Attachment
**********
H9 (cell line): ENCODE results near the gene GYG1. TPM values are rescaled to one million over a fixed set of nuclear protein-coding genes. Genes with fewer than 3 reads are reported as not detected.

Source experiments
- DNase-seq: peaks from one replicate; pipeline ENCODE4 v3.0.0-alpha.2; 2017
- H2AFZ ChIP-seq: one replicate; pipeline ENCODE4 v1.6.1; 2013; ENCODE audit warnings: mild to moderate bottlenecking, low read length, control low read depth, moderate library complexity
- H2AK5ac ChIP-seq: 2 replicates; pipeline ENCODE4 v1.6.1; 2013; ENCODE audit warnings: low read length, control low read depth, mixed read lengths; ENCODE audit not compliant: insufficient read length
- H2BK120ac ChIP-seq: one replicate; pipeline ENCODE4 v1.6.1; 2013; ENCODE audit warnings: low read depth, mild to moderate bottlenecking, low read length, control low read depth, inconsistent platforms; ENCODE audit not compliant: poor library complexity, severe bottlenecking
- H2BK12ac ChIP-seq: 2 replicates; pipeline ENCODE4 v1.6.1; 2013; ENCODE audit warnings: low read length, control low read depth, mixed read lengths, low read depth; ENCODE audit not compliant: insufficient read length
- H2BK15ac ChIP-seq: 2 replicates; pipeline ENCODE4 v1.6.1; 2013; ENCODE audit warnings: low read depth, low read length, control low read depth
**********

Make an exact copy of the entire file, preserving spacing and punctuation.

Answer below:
H9 (cell line): ENCODE results near the gene GYG1. TPM values are rescaled to one million over a fixed set of nuclear protein-coding genes. Genes with fewer than 3 reads are reported as not detected.

Source experiments
- DNase-seq: peaks from one replicate; pipeline ENCODE4 v3.0.0-alpha.2; 2017
- H2AFZ ChIP-seq: one replicate; pipeline ENCODE4 v1.6.1; 2013; ENCODE audit warnings: mild to moderate bottlenecking, low read length, control low read depth, moderate library complexity
- H2AK5ac ChIP-seq: 2 replicates; pipeline ENCODE4 v1.6.1; 2013; ENCODE audit warnings: low read length, control low read depth, mixed read lengths; ENCODE audit not compliant: insufficient read length
- H2BK120ac ChIP-seq: one replicate; pipeline ENCODE4 v1.6.1; 2013; ENCODE audit warnings: low read depth, mild to moderate bottlenecking, low read length, control low read depth, inconsistent platforms; ENCODE audit not compliant: poor library complexity, severe bottlenecking
- H2BK12ac ChIP-seq: 2 replicates; pipeline ENCODE4 v1.6.1; 2013; ENCODE audit warnings: low read length, control low read depth, mixed read lengths, low read depth; ENCODE audit not compliant: insufficient read length
- H2BK15ac ChIP-seq: 2 replicates; pipeline ENCODE4 v1.6.1; 2013; ENCODE audit warnings: low read depth, low read length, control low read depth